• Recent contacts, activities and behaviors
– Go back over the last 72 hours
– Describe signs and symptoms
– Describe any recent injuries or falls
– Changes in caregivers
• Placed – Exact location, position of head,
• Last known alive – location, position, etc.
• Found – exact location, position of head,
Additional Forms: EMS
Document medications administered
List actions performed by EMS and duration
Document EMS outcomes
Document observed behavior / statements
Document evidence of illegal activity
Document environmental hazards present
Document concerns about scene, comments,
people, previous family contacts by EMS
• May have to conduct EMS interviews at a later
time and location
Day Care Scene
• Notify Law Enforcement immediately so
we can determine:
• Number of care providers for number of
children present at time of death.
• Level of care – exposure to other sick
• Activity by and for the infant the entire
time baby was there.
• Document observable concerns by photo
and report
Doll Re-enactment Scene Recreation
• Goal – to depict accurately the sleep
environment into which the infant was
• Must be performed by the placer, the person
that last saw the infant alive and finder.
• Explain importance
• Show the doll to the family member/caregiver
• Describe procedure – photographs, video
Scenario # 1
• 12 day old B.M.
• Co-sleeping in a twin bed with
mother and father.
• Supine position is not protective
when co-sleeping.
• Video is also helpful tool for
improving your investigation
Scenario #2
• 4 month old W/F
• Co-sleeping with mother and grandmother
in full size bed
• After 0200 feeding placed back in bed
• Mom awoke at 0830 to find baby
• Apparent lividity along back
• Not transported
Scenario #3
• The child’s mother said she put the baby
down on her back in her crib for a nap before
she herself took a nap. (Mom on methadone)
• The child’s father arrived home at 1640 found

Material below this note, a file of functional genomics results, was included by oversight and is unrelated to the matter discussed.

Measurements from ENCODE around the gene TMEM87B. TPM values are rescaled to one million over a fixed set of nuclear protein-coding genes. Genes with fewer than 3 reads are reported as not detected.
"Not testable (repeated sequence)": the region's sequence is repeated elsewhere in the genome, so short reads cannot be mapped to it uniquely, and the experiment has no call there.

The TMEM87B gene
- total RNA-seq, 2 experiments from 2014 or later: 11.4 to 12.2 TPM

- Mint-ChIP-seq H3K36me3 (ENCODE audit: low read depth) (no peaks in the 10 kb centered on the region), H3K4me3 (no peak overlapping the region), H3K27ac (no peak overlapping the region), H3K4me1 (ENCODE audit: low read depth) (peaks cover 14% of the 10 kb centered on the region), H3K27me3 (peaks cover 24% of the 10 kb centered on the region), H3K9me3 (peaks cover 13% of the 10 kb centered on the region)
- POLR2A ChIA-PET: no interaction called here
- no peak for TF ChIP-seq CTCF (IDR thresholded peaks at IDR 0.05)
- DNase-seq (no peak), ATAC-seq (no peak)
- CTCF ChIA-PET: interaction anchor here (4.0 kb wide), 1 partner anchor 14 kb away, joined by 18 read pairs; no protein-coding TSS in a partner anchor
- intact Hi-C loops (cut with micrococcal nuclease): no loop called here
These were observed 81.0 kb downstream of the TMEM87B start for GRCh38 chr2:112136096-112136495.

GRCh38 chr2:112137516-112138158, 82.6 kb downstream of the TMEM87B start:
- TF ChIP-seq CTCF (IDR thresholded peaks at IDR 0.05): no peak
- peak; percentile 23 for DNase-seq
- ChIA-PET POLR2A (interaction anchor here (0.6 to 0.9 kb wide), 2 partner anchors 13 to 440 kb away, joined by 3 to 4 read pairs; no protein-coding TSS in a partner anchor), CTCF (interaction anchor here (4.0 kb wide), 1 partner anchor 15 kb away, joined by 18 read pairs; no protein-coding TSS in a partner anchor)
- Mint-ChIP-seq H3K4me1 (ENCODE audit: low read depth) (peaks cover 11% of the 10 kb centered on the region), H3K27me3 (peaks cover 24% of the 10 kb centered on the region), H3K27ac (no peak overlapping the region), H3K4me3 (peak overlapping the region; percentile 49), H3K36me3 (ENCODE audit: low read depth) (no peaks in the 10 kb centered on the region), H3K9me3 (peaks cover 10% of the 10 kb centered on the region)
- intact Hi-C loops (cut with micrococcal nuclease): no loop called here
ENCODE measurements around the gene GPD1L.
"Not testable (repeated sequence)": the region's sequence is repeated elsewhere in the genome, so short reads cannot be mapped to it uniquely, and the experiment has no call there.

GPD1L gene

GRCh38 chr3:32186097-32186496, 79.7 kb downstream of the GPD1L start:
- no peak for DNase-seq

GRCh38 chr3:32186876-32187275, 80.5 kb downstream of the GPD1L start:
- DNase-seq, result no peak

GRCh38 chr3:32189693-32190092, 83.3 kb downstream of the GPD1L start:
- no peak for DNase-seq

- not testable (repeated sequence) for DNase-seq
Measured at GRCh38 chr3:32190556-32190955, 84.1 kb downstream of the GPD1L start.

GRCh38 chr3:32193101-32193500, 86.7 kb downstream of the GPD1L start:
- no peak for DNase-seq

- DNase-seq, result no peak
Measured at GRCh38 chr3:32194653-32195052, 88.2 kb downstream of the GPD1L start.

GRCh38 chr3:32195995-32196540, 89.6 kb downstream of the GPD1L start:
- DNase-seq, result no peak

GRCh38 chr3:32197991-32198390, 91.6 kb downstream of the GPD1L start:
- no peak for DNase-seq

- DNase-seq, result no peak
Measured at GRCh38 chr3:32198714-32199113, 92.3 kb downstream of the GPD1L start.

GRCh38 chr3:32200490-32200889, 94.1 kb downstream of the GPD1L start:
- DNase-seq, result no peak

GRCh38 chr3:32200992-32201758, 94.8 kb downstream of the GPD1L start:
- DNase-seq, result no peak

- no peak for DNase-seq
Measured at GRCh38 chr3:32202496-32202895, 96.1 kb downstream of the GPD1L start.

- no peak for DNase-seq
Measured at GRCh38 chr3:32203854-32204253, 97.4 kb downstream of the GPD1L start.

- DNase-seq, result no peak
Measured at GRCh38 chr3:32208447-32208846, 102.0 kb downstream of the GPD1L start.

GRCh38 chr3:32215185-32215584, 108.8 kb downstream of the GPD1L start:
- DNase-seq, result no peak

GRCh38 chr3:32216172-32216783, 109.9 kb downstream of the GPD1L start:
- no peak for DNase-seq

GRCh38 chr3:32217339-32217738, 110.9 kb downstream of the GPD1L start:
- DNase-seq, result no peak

infant deceased lying face down in a laundry
basket next to the bed.
• The infant was cold to the touch and had
lavidity consistent with being on her stomach
at the time of death.
• Child not transported.
Scenario #3 continued
• Mom gave four separate versions, after
confronting her inconsistencies she told
the truth that baby was co-sleeping.
• Both refused to submit to Drug Urinalysis
test for CPS and denied consent to search
the residence to collect evidence.
• Obtained signed warrants for the residence
and to collect a blood sample from mom.
• There has been a history with CPS and
they have been informed about the
dangers of co-sleeping and signed a form
would not co-sleep.
• Aware of SUID issues
• Aware of importance in NOT transporting
obviously deceased infants
• Aware of communicating unusual or
suspicious circumstances to L.E.
• Aware of L.E.’s investigative responsibility
under the CDC SUIDI initiative
Florida First Responders:
Safe Sleep Initiative
Firefighters and EMS
Presented by:
Florida Department of Children and Families
In partnership with
Florida Department of Health
Fort Lauderdale Fire Rescue
Healthy Mothers, Healthy Babies Coalition of Broward
What Can You Do?
Safe Sleep Environment Check
• When the opportunity arises during a call
ask to see where is the baby sleeping
• Is there a crib? bassinet? Pack-n-play?
• Is the sleep area free from: pillows, toys,
stuffed animals, loose bedding, bumper
• Should be nothing but a firm mattress with
a tight fitting crib sheet in the crib
Position of Baby
• If you directly observe the baby sleeping,
what position is the baby in?
• Baby should be on their back for each and
every sleep;
• As babies get older and are able to roll
from stomach to back and back to stomach,
instruct the caregiver to always start baby
off on their back;
• they do not have to continually reposition
the baby on back when they are able to roll.
Now What?
• Actually demonstrate to caregiver the safe
sleep environment, by physically removing
all unsafe materials from the crib
• Take off bumper pads
• For families with no crib, bassinet or packn-play, refer to community agencies for
assistance in obtaining a crib
• Give the family safe sleep educational
ABCs of Safe Sleep
• Alone: baby should be alone in
their crib or safe sleep space
• Back: baby should always be on
their back
• Crib: baby should always sleep in
their crib
• You as a first responder are on the front
line in our battle against infant mortality
• Environment check, education, referrals
• You can make a difference! You can save
a baby’s life through preventative efforts!
• Remember, it is all about the babies!